Planning for Winter and a Construction Slowdown

Matt Shelly
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Most businesses have slow periods, and those in the construction industry are no different. With winter approaching and a downward shift in growth projected, now is the time to start preparing for a construction slowdown. Here are a few things you can do to weather the upcoming lull in construction jobs.

Save money. Almost every financial expert advises saving for a rainy day. Yet, very few people in the United States do this. In fact, some statistics show that the average American family only has $3,800 in a savings account and about $35,000 in a retirement account. Whether you are a business owner or work for a construction company, one way of weathering the construction slowdown is to ensure you have adequate savings in the bank. It is typically recommended that you have at least six months to one year's worth of expenses socked away in a liquid account. This will help you get through those months when work is scare. When work becomes plentiful again, be certain to replenish the account.

Move on to greener pastures. Your particular city may be experiencing a construction slowdown, but other towns may not. This is often seen in areas near tourist attractions. The residents that live in town may not be interested in doing any construction on their homes, but out-of-towners may want to update their vacation homes. Use the Internet to conduct research into the surrounding areas and then branch out into those locations if it's affordable and convenient for you to do so.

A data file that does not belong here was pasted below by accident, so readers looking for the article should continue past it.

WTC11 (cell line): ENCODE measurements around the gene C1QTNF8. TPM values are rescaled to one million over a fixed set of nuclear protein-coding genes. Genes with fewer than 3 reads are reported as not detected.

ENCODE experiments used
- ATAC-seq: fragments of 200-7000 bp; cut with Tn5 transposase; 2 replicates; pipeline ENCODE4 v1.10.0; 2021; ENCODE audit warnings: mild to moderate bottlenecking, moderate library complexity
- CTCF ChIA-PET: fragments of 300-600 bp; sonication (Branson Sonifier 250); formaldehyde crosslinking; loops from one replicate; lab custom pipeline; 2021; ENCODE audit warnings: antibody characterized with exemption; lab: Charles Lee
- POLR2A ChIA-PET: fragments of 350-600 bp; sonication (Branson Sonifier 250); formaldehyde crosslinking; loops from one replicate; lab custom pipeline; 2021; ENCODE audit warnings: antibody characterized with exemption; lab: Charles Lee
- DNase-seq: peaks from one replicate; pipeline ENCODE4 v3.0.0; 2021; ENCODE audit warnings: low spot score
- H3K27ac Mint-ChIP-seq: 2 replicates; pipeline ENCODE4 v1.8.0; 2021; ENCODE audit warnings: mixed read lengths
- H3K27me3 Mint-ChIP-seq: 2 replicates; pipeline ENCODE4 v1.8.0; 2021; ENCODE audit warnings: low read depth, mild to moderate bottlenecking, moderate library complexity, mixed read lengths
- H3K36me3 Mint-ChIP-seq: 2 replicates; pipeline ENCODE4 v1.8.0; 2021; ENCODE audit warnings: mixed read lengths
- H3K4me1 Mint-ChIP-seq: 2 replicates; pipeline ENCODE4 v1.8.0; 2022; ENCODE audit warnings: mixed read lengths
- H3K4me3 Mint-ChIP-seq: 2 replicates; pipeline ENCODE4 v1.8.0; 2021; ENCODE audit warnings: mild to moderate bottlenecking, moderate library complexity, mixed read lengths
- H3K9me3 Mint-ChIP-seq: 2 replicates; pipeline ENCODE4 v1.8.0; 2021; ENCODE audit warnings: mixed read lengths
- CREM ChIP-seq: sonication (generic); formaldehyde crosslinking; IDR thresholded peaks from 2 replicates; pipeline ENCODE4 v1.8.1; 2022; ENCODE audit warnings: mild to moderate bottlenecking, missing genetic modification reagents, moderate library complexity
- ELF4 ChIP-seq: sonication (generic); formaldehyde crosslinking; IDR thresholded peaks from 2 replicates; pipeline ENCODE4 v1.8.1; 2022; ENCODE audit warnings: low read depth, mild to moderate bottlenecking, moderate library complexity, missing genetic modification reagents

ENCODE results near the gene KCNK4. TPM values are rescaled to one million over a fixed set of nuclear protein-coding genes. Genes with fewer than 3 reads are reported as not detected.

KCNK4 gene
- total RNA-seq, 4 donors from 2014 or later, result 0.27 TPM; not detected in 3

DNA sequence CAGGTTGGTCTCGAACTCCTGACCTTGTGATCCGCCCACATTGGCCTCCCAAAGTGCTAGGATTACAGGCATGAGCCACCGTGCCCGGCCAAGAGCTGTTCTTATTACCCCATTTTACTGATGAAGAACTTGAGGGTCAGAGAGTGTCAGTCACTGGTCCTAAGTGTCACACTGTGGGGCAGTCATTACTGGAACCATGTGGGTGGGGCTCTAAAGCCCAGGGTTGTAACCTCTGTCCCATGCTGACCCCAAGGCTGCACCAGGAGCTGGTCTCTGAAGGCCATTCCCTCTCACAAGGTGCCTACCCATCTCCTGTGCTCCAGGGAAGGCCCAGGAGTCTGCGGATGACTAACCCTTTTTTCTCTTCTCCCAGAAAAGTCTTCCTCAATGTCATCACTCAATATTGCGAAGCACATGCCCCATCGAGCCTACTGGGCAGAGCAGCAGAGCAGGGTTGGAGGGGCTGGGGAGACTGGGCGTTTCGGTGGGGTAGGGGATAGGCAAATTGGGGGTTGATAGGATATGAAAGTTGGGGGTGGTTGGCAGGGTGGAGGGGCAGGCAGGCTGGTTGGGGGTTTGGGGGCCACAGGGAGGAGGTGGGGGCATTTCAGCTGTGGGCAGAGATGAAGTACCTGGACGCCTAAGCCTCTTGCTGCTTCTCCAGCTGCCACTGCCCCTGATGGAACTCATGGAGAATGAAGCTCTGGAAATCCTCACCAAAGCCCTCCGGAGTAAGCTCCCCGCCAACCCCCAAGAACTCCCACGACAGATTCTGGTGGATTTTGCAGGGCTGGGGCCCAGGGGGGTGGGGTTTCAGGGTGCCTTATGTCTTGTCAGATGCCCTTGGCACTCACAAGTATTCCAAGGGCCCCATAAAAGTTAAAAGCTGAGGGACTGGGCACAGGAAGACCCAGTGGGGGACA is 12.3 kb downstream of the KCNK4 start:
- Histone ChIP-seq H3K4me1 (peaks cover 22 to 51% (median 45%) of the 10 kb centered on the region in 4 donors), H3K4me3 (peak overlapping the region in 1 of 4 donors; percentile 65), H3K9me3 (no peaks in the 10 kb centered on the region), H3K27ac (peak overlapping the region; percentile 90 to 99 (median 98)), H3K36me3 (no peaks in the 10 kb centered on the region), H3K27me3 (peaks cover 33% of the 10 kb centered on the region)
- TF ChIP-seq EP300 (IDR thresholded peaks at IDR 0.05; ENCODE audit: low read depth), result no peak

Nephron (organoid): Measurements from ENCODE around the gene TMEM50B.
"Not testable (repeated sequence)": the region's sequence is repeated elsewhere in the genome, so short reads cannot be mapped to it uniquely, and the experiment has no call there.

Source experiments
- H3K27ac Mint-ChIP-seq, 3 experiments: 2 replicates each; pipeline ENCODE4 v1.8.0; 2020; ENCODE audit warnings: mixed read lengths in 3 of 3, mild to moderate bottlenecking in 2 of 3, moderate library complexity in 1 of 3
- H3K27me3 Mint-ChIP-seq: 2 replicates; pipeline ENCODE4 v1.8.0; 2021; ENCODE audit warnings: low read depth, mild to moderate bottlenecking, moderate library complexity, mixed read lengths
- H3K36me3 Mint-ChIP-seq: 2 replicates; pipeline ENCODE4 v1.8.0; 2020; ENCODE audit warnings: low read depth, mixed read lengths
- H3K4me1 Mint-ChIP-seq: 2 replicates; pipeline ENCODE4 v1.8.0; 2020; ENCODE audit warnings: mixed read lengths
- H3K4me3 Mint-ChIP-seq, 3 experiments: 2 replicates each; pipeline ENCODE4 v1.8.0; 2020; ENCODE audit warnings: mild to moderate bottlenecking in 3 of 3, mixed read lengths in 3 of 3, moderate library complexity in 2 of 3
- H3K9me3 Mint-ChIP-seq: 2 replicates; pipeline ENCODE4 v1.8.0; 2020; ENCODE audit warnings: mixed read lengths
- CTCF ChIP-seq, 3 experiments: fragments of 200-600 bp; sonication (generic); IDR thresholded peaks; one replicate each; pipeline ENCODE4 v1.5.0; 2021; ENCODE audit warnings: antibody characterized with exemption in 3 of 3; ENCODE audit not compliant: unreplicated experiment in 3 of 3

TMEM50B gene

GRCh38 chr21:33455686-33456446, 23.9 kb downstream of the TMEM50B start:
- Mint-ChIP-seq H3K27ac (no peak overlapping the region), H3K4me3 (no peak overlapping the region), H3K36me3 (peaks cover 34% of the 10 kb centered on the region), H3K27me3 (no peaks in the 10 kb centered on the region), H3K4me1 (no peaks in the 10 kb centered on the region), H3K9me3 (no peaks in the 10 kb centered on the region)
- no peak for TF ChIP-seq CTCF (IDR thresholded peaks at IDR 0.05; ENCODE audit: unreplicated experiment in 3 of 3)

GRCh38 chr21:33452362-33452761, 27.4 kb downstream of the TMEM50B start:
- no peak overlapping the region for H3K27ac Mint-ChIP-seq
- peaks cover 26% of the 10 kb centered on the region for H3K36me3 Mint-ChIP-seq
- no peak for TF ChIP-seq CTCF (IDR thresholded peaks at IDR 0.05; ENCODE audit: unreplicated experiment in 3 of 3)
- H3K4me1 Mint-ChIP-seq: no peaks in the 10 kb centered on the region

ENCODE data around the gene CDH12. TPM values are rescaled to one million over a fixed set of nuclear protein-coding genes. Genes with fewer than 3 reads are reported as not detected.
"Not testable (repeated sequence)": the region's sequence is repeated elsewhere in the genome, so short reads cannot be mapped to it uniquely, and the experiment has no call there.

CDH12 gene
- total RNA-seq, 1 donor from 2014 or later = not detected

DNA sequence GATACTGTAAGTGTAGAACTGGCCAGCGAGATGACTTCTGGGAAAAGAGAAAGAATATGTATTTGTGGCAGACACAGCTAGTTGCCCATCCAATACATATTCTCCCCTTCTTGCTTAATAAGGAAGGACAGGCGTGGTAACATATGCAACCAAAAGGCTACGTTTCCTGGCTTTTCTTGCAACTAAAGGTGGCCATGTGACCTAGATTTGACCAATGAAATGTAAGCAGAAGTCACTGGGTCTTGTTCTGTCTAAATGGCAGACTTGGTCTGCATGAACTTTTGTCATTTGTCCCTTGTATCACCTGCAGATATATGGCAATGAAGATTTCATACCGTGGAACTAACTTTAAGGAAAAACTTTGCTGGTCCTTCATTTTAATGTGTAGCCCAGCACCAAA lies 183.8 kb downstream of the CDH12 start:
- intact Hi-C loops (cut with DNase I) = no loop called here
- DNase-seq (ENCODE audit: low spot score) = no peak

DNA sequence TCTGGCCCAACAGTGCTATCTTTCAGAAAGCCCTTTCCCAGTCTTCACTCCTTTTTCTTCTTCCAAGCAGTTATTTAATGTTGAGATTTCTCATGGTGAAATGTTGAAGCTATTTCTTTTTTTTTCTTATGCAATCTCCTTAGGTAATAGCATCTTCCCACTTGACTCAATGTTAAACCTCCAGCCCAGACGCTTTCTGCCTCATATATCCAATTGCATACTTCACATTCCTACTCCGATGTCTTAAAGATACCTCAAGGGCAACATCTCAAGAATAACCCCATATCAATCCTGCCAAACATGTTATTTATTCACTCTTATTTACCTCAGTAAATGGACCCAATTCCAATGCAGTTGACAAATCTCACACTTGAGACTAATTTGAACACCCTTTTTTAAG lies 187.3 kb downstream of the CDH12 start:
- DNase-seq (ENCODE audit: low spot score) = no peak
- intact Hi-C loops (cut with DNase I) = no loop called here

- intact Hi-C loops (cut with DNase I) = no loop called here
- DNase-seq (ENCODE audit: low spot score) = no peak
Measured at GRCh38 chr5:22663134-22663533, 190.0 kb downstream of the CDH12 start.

Expand your skill set. A construction slowdown is one of the many reasons why you should probably think twice about specializing in only one part of the industry. While it's true you can make more money if you specialize in one area of construction, this career choice also reduces the number of work opportunities available to you. Expanding your skill set so you're able to do other construction jobs can go a long way towards ensuring you have a steady stream of work. Look around for schools that offer courses in the type of work you'd like to learn about or find someone who will teach and mentor you.

Focus on other areas. The adage about not putting all of your eggs in one basket is true when it comes to the construction industry. If you're a business owner, you should develop multiple streams of income. For example, you could provide home maintenance and repair services in addition to construction. The additional lines of products or services can provide much needed income during a construction slowdown.

Dealing with a construction slowdown can be a challenge. However, proper planning for this eventuality can help you endure the work famine with grace and dignity.

(photo courtesy of


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